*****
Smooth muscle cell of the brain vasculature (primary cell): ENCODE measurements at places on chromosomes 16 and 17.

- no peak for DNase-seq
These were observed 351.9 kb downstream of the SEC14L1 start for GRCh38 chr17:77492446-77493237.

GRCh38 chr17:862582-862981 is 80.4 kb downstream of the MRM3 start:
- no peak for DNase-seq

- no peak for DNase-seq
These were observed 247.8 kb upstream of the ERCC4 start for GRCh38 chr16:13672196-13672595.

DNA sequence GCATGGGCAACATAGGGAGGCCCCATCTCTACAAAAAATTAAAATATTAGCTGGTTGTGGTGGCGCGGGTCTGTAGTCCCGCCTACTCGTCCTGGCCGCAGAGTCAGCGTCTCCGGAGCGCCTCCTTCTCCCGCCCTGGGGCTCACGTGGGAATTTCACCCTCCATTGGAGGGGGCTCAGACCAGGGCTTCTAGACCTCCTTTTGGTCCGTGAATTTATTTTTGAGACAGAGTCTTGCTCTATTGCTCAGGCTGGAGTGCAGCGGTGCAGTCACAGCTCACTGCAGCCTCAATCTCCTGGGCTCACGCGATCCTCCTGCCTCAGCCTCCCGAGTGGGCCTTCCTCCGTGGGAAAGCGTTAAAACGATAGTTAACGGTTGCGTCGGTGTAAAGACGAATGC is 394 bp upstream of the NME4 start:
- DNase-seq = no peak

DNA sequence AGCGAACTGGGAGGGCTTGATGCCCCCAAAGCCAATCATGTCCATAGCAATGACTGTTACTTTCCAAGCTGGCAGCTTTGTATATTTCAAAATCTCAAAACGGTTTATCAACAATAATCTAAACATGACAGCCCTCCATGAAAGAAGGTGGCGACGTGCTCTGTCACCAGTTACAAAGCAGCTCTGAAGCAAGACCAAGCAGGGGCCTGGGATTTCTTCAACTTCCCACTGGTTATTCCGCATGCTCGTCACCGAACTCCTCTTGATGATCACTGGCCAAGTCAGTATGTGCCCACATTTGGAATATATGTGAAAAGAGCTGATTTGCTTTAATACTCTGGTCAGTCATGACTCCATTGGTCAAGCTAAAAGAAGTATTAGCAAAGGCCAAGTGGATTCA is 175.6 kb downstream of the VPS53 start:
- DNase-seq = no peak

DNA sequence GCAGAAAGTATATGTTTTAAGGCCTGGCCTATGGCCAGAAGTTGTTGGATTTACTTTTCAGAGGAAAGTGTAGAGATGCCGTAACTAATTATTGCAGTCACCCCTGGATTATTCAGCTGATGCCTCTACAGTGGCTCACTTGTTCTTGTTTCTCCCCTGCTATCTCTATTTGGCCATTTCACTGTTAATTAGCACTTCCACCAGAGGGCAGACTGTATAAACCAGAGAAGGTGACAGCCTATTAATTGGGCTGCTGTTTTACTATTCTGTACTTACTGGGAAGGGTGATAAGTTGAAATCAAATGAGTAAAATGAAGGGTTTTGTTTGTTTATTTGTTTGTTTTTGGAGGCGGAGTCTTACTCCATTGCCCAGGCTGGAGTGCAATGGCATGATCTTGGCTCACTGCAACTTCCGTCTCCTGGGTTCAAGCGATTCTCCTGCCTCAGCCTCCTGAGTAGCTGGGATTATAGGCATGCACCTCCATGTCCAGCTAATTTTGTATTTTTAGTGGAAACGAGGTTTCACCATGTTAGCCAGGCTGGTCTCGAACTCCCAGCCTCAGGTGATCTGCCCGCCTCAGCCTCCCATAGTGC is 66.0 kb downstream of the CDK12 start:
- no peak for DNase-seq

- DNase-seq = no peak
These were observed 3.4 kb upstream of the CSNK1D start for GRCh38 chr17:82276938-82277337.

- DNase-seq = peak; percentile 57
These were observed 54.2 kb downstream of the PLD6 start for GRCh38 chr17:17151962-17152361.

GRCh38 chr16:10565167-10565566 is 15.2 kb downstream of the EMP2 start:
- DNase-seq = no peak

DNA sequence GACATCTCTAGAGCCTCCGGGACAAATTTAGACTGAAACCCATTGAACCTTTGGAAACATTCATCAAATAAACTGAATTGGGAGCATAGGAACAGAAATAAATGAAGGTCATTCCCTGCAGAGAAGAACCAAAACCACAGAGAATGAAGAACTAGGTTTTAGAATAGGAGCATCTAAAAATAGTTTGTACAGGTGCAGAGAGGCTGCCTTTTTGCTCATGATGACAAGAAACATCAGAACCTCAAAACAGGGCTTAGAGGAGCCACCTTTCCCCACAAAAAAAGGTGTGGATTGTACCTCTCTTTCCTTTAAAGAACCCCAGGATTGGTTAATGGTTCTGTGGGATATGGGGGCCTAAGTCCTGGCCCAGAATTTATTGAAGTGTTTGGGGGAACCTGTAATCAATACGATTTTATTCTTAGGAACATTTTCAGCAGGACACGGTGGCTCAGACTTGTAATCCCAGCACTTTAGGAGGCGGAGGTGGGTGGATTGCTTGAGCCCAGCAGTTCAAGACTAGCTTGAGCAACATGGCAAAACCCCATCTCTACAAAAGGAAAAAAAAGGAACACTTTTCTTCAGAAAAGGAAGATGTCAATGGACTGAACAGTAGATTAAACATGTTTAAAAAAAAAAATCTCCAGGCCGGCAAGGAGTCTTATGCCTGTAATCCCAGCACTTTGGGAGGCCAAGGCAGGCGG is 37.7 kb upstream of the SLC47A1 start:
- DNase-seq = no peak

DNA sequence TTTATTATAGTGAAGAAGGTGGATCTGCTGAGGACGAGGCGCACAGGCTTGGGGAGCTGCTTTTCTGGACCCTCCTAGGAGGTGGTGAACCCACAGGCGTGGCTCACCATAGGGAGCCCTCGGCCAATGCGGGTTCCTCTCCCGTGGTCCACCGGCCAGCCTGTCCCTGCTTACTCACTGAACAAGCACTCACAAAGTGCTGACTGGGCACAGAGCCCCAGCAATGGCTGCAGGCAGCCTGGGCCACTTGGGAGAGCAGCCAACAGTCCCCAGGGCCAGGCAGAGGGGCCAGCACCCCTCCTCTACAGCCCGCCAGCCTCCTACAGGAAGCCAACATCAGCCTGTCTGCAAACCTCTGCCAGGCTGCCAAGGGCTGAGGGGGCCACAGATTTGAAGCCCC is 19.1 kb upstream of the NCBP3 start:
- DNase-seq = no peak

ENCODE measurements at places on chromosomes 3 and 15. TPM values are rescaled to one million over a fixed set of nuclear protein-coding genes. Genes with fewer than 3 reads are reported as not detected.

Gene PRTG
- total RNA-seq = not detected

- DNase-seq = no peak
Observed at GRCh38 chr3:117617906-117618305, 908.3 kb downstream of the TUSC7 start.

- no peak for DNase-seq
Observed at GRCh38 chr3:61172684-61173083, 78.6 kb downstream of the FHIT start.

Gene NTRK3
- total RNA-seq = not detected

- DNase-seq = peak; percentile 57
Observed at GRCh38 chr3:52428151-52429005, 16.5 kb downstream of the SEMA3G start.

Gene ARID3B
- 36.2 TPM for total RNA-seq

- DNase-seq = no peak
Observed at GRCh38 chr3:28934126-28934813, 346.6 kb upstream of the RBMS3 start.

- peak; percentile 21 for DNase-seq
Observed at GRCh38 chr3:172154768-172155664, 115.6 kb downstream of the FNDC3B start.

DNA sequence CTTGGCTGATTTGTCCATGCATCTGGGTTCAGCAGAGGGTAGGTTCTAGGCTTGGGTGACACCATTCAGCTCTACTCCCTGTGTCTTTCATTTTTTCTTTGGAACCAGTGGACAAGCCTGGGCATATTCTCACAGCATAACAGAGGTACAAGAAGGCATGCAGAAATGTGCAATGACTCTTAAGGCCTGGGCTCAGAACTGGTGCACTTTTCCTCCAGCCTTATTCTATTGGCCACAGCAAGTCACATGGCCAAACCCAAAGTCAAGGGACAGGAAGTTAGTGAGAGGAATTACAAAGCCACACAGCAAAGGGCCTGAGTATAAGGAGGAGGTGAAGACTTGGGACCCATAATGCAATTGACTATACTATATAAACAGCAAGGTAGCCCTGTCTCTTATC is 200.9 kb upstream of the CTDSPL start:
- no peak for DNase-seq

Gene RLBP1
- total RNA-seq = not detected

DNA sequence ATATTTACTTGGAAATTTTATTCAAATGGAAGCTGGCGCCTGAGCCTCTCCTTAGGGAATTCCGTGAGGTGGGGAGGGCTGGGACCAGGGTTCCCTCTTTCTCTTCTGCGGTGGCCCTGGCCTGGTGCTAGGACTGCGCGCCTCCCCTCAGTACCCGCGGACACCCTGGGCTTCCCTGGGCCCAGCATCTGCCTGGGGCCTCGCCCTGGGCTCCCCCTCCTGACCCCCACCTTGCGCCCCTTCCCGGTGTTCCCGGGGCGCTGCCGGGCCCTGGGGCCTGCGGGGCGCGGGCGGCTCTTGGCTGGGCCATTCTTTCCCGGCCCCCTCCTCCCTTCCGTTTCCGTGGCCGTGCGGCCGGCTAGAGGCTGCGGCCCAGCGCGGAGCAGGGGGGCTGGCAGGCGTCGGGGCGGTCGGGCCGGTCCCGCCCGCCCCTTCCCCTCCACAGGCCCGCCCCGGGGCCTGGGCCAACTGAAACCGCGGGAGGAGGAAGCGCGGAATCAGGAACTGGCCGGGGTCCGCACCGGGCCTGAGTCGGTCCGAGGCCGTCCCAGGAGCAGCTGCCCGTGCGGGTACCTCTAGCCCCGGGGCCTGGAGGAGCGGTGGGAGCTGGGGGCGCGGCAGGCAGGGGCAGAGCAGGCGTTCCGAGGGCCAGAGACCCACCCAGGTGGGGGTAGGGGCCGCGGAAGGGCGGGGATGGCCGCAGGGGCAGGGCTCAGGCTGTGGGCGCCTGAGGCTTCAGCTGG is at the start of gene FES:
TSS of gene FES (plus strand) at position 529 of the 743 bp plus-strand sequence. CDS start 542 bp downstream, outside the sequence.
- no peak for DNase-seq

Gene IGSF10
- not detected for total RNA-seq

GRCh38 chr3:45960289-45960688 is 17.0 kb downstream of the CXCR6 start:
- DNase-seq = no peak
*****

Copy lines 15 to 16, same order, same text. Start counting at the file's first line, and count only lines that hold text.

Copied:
These were observed 3.4 kb upstream of the CSNK1D start for GRCh38 chr17:82276938-82277337.

- DNase-seq = peak; percentile 57